Henry Miller (1891-1980) was a prominent American writer and artist. This collection of his personal papers contains correspondence,
manuscripts, legal documents, printed materials, film and audio recordings, and original artwork.
Henry Valentine Miller was born December 26, 1891 in Manhattan to Heinrich Miller and Louise Nieting. A year later, the family
moved to Brooklyn where Miller spent the majority of his childhood and adolescence. After graduating from high school in 1909,
Miller attended the City College of New York for two months before leaving school. Throughout his twenties, Miller had a series
of odd jobs, and in 1913 he left New York and traveled west, working briefly in California before he returned home to work
in his father's tailor shop. In 1917 Miller married Beatrice Sylvan Wickens, and their first daughter, Barbara, was born two
years later. At this time, Miller started working for Western Union Telegraph company where he made his first serious attempts
at writing. Miller met June Edith Smith (June Mansfield) at a dance hall in 1923, and they were married in 1924 following
a divorce from his first wife. At this time, Miller quit his job at Western Union in order to devote his time to writing,
a decision that left him in poverty for much of this period. Miller and June traveled to Europe in 1928. Miller returned to
Europe again in 1930 with the intention of living there permanently. He settled in Paris, where he would spend the majority
of the next ten years, and immediately began writing Tropic of Cancer. This became his first published book in 1934. In Paris, Miller became involved in the literary and artistic scene, befriending
writers and artists such as Alfred Perle's, Michael Frankel, Abraham Rattner, Hans Reichel, and Lawrence Durrell. Miller met
Anaïs Nin in 1931, and both a romantic relationship and a lasting literary friendship developed. Miller was divorced from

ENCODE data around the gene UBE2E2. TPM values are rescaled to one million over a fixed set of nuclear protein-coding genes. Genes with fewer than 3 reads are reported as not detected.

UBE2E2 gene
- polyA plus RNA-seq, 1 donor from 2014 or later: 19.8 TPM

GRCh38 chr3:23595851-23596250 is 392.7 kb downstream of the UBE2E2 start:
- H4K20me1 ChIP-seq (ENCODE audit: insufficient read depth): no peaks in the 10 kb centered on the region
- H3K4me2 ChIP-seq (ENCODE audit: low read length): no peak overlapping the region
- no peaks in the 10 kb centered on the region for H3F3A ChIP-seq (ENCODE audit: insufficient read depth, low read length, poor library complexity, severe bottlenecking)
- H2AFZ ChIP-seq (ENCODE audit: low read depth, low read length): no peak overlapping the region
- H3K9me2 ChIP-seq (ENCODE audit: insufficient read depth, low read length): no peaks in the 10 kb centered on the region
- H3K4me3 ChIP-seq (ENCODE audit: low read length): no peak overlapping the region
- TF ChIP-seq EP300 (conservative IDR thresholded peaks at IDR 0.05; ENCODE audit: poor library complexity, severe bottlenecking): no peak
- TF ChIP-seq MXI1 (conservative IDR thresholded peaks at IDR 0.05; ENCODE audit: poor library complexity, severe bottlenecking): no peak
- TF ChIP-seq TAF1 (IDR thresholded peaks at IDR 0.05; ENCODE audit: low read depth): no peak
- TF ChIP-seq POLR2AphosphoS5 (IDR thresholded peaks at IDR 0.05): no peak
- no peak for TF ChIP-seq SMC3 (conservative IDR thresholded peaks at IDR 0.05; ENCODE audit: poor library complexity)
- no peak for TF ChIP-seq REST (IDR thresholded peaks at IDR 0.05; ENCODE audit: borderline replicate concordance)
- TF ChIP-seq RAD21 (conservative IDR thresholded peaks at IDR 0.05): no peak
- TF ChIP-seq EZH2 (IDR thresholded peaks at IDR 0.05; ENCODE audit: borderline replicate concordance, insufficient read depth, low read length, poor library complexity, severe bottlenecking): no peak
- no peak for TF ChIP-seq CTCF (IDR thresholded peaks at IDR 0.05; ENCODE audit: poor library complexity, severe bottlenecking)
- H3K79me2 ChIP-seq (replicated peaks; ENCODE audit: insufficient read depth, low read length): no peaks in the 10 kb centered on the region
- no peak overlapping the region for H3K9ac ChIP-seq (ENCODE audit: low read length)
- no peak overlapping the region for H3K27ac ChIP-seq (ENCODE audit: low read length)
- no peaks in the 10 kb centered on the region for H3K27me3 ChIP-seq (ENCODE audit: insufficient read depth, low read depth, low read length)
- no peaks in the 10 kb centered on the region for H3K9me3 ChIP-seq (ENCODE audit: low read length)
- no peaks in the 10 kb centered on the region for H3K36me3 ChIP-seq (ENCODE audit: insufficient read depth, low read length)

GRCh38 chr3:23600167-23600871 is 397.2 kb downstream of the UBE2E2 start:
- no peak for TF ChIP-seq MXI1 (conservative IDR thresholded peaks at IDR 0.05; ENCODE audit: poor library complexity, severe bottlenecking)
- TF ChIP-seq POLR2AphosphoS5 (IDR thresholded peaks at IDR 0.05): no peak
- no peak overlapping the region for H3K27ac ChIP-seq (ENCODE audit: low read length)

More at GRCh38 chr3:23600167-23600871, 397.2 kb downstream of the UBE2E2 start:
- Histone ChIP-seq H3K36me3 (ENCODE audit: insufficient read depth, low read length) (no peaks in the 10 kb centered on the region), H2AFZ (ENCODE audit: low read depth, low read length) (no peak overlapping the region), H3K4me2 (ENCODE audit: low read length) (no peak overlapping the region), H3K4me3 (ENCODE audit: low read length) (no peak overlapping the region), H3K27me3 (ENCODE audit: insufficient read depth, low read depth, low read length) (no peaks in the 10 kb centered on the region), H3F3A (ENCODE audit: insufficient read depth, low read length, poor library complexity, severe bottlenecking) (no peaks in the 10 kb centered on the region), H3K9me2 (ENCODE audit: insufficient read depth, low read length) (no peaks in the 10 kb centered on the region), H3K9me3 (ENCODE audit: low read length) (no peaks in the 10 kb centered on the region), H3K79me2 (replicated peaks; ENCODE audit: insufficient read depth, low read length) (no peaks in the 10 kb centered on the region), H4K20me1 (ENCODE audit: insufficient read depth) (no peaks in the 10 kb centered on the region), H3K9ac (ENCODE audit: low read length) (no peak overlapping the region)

his second wife, June, in 1934. At the invitation of his friend Lawrence Durrell, Miller traveled to Greece in 1939, a trip
that inspired his famous work, The Colossus of Maroussi. He was forced to return to the United States in 1940 as a result of the war in Europe. After his return, Miller lived in
Los Angeles. During these years, Miller had several watercolor exhibitions in Los Angeles and London and prepared more of
his writings for publication. In 1944, Miller married Janina Lepska, a graduate student who he had met on a trip to New York,
and the Millers moved to Big Sur that same year. Daughter Valentine was born in 1945, and son Tony was born in 1948. Miller
separated from Lepska in 1951. In 1953, Miller and Eve McClure toured Europe together; on their return, Miller and Eve were
married. They divorced in 1960. In 1961 Tropic of Cancer was published for the first time in the United States, and censorship battles began. It wasn't until 1964 that the Supreme
Court of the United States ruled that the book was not pornographic. The stateside publication of Tropic of Cancer made Miller famous in the United States, and a steady stream of fans began to visit and write to him at his home in Big Sur.
In an attempt to flee the constant attention, Miller moved to Pacific Palisades in 1962 where he lived for the remainder of
his life. In 1966, Miller met Hiroko "Hoki" Tokuda, a Japanese nightclub singer. They were married that same year, but Hoki
left Miller in 1977. Miller continued to write, but poor eyesight and health problems decreased the frequency. He did, however,
continue to produce watercolors until his death. Miller died at the age of 88 on June 7, 1980.
Property rights to the physical object belong to the UCLA Library,
Department of Special Collections. Literary rights, including copyright,
are retained by the creators and their heirs. It is the responsibility of
the researcher to determine who holds the copyright and pursue the
copyright owner or his or her heir for permission to publish where The UC
Regents do not hold the copyright.